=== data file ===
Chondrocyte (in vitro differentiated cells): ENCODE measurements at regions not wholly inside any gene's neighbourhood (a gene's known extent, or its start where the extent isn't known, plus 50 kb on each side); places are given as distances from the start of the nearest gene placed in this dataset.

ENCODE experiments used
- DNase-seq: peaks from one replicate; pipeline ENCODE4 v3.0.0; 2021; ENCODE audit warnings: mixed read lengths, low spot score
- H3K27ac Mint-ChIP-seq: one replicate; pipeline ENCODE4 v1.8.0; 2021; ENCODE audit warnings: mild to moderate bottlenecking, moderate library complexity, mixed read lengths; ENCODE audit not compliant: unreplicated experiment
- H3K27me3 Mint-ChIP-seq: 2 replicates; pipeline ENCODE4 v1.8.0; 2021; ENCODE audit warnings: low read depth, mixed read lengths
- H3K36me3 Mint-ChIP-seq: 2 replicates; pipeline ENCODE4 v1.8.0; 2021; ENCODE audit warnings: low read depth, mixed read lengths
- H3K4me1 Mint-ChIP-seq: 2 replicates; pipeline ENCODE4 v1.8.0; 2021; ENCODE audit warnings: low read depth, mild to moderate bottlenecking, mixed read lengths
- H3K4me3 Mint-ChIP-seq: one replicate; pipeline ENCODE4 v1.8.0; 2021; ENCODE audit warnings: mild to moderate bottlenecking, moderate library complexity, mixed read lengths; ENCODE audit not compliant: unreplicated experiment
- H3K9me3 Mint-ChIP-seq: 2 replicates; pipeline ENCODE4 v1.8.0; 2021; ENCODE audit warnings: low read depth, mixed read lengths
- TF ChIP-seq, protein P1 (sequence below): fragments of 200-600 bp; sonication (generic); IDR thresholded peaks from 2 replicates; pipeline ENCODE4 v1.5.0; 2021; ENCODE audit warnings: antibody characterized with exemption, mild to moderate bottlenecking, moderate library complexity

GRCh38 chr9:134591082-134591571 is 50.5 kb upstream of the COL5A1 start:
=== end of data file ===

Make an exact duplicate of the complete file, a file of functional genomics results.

Chondrocyte (in vitro differentiated cells): ENCODE measurements at regions not wholly inside any gene's neighbourhood (a gene's known extent, or its start where the extent isn't known, plus 50 kb on each side); places are given as distances from the start of the nearest gene placed in this dataset.

ENCODE experiments used
- DNase-seq: peaks from one replicate; pipeline ENCODE4 v3.0.0; 2021; ENCODE audit warnings: mixed read lengths, low spot score
- H3K27ac Mint-ChIP-seq: one replicate; pipeline ENCODE4 v1.8.0; 2021; ENCODE audit warnings: mild to moderate bottlenecking, moderate library complexity, mixed read lengths; ENCODE audit not compliant: unreplicated experiment
- H3K27me3 Mint-ChIP-seq: 2 replicates; pipeline ENCODE4 v1.8.0; 2021; ENCODE audit warnings: low read depth, mixed read lengths
- H3K36me3 Mint-ChIP-seq: 2 replicates; pipeline ENCODE4 v1.8.0; 2021; ENCODE audit warnings: low read depth, mixed read lengths
- H3K4me1 Mint-ChIP-seq: 2 replicates; pipeline ENCODE4 v1.8.0; 2021; ENCODE audit warnings: low read depth, mild to moderate bottlenecking, mixed read lengths
- H3K4me3 Mint-ChIP-seq: one replicate; pipeline ENCODE4 v1.8.0; 2021; ENCODE audit warnings: mild to moderate bottlenecking, moderate library complexity, mixed read lengths; ENCODE audit not compliant: unreplicated experiment
- H3K9me3 Mint-ChIP-seq: 2 replicates; pipeline ENCODE4 v1.8.0; 2021; ENCODE audit warnings: low read depth, mixed read lengths
- TF ChIP-seq, protein P1 (sequence below): fragments of 200-600 bp; sonication (generic); IDR thresholded peaks from 2 replicates; pipeline ENCODE4 v1.5.0; 2021; ENCODE audit warnings: antibody characterized with exemption, mild to moderate bottlenecking, moderate library complexity

GRCh38 chr9:134591082-134591571 is 50.5 kb upstream of the COL5A1 start: